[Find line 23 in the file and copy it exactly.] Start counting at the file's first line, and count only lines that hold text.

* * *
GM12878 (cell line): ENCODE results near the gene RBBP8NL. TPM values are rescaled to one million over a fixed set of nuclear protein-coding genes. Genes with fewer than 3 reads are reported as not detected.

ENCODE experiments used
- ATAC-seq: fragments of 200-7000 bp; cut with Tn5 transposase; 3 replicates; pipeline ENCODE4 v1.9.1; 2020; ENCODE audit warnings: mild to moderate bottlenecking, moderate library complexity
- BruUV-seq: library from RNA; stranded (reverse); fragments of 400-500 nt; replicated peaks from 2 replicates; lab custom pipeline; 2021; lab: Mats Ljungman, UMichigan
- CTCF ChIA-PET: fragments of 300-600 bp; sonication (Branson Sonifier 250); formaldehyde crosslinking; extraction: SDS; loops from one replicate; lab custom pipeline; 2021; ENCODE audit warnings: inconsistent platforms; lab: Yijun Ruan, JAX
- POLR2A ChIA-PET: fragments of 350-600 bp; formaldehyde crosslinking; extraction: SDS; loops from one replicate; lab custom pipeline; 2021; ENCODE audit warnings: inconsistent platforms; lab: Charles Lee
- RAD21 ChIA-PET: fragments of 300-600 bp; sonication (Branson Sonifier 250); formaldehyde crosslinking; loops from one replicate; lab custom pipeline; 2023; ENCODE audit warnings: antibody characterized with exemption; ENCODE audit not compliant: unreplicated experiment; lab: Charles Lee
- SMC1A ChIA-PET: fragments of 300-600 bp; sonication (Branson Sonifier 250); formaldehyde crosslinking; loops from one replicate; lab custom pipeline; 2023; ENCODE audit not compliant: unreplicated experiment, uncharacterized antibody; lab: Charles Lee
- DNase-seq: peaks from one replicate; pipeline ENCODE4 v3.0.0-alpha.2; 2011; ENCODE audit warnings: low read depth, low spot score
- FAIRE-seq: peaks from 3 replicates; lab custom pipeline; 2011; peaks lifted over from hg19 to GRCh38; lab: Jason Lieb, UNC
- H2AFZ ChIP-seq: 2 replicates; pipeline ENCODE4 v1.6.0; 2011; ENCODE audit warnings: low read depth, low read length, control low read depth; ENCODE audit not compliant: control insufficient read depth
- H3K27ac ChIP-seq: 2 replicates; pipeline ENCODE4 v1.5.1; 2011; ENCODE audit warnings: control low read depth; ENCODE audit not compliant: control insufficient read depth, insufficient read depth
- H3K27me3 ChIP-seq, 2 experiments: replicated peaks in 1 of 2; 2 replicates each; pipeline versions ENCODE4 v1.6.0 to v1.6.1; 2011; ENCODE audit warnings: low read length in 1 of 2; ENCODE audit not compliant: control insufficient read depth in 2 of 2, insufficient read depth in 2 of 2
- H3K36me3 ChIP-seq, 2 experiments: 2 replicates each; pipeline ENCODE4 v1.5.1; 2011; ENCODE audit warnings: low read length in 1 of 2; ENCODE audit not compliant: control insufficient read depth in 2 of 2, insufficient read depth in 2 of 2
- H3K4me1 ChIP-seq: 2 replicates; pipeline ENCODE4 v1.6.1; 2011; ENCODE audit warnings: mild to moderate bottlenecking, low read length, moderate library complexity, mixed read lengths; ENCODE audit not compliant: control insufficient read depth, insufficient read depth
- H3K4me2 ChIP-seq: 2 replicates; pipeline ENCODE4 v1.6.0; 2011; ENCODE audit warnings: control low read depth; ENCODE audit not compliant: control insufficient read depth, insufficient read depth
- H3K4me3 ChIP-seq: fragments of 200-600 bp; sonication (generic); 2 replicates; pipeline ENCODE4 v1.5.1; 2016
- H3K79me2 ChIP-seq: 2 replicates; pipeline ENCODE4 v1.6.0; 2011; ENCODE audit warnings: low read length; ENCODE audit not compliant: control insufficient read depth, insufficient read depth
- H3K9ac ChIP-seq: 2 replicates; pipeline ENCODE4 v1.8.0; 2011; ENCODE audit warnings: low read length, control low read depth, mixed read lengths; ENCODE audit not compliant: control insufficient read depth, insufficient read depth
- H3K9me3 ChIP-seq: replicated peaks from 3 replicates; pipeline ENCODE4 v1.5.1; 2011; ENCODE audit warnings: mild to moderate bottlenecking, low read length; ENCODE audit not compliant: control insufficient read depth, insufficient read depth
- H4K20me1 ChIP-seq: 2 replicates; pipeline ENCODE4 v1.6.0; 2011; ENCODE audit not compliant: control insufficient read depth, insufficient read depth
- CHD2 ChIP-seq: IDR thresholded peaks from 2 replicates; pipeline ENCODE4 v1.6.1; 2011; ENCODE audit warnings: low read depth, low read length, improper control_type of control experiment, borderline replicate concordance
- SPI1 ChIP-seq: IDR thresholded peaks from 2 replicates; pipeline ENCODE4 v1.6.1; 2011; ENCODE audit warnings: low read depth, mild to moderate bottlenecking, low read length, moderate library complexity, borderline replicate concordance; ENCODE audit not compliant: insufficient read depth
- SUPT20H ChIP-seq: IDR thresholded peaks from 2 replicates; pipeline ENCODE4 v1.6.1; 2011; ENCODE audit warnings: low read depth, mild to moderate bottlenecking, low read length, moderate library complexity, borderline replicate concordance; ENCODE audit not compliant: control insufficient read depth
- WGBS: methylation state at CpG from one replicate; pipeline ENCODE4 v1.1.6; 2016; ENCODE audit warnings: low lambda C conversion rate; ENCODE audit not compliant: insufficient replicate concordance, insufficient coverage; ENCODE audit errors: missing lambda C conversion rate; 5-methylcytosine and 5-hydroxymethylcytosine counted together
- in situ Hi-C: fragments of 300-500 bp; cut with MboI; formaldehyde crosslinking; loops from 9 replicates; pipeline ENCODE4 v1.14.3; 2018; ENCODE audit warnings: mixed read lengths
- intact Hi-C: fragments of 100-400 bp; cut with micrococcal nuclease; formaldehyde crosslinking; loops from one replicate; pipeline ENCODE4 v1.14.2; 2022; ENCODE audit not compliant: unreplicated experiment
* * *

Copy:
- SPI1 ChIP-seq: IDR thresholded peaks from 2 replicates; pipeline ENCODE4 v1.6.1; 2011; ENCODE audit warnings: low read depth, mild to moderate bottlenecking, low read length, moderate library complexity, borderline replicate concordance; ENCODE audit not compliant: insufficient read depth